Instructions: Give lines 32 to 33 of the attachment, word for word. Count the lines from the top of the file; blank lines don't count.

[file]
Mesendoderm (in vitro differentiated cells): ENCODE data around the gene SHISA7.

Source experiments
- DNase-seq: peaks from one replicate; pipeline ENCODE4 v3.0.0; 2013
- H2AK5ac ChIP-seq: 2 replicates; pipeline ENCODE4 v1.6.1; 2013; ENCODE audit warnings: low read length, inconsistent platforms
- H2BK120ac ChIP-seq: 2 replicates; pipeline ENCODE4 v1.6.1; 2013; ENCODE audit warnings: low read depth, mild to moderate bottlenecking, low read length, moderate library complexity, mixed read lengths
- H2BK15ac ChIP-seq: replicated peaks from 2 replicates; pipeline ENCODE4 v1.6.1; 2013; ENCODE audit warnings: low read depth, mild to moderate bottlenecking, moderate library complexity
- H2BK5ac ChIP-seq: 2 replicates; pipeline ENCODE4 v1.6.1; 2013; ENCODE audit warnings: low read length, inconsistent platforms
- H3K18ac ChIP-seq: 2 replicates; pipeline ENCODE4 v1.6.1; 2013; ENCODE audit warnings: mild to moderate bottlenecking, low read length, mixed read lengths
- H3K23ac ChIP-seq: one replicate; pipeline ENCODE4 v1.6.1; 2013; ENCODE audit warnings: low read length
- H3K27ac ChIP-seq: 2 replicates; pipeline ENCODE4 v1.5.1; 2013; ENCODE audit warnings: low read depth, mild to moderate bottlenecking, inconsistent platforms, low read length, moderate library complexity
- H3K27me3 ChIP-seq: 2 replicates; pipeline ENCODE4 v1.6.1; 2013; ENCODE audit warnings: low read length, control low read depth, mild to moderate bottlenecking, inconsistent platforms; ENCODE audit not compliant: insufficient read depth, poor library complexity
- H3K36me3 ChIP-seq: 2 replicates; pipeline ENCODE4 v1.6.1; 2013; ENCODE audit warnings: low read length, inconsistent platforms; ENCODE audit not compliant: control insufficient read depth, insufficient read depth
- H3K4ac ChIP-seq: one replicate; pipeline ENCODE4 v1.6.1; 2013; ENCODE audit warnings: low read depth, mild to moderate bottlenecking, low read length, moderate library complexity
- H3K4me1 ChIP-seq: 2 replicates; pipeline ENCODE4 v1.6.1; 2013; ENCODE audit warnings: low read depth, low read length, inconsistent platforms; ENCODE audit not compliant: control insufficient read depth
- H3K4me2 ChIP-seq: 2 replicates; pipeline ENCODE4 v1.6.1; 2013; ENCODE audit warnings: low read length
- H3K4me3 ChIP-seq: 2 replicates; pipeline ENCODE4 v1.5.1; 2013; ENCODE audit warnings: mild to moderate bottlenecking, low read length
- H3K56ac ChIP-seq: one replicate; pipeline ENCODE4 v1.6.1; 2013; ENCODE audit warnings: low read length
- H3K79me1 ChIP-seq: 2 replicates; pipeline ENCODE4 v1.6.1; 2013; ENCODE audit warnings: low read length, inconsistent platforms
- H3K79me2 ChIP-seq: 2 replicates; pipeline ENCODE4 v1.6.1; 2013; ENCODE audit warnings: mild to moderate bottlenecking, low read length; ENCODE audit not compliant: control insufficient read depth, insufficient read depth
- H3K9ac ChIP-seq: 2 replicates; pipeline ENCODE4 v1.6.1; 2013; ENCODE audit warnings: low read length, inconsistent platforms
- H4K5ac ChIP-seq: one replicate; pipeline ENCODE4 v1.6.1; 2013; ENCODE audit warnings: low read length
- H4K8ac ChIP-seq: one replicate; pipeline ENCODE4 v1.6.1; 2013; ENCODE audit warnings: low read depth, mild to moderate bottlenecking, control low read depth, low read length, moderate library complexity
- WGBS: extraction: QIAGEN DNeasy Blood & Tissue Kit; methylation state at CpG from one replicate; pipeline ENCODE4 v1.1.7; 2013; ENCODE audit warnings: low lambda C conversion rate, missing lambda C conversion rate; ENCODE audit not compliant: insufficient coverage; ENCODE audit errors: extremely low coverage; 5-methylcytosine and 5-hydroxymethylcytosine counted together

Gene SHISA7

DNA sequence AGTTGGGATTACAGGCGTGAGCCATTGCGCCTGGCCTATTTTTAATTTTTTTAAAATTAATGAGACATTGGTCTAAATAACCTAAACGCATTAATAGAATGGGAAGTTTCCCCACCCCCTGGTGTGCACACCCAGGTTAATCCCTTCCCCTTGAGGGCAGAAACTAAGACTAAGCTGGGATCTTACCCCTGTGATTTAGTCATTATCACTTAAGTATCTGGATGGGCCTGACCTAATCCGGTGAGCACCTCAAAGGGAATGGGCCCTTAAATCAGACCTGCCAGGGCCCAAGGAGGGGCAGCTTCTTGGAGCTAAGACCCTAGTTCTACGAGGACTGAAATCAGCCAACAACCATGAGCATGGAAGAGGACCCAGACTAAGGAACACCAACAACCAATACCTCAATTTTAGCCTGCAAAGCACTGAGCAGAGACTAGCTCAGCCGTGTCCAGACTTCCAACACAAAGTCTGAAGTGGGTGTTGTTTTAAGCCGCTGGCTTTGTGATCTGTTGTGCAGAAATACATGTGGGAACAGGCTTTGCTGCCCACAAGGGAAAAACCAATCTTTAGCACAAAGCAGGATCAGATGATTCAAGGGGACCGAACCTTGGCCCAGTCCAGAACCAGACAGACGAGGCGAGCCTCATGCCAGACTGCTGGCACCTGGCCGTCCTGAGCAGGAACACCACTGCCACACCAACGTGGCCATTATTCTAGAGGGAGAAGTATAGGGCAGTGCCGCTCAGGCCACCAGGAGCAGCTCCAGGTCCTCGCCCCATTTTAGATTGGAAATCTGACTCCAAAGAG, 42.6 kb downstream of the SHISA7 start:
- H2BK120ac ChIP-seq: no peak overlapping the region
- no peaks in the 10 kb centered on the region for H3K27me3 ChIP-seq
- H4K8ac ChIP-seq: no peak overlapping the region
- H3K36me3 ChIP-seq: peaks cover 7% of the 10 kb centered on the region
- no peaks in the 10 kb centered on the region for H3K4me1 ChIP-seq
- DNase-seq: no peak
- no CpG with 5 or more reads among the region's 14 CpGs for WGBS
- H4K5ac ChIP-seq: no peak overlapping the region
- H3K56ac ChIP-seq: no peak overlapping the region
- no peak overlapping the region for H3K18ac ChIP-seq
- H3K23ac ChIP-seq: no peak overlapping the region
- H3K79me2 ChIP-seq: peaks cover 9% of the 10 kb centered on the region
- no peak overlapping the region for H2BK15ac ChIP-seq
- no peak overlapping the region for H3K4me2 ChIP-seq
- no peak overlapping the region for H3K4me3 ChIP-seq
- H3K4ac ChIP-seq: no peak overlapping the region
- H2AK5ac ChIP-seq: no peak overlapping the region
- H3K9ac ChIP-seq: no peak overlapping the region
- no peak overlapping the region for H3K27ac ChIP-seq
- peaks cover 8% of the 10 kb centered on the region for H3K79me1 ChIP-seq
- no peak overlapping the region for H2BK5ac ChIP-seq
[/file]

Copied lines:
- no CpG with 5 or more reads among the region's 14 CpGs for WGBS
- H4K5ac ChIP-seq: no peak overlapping the region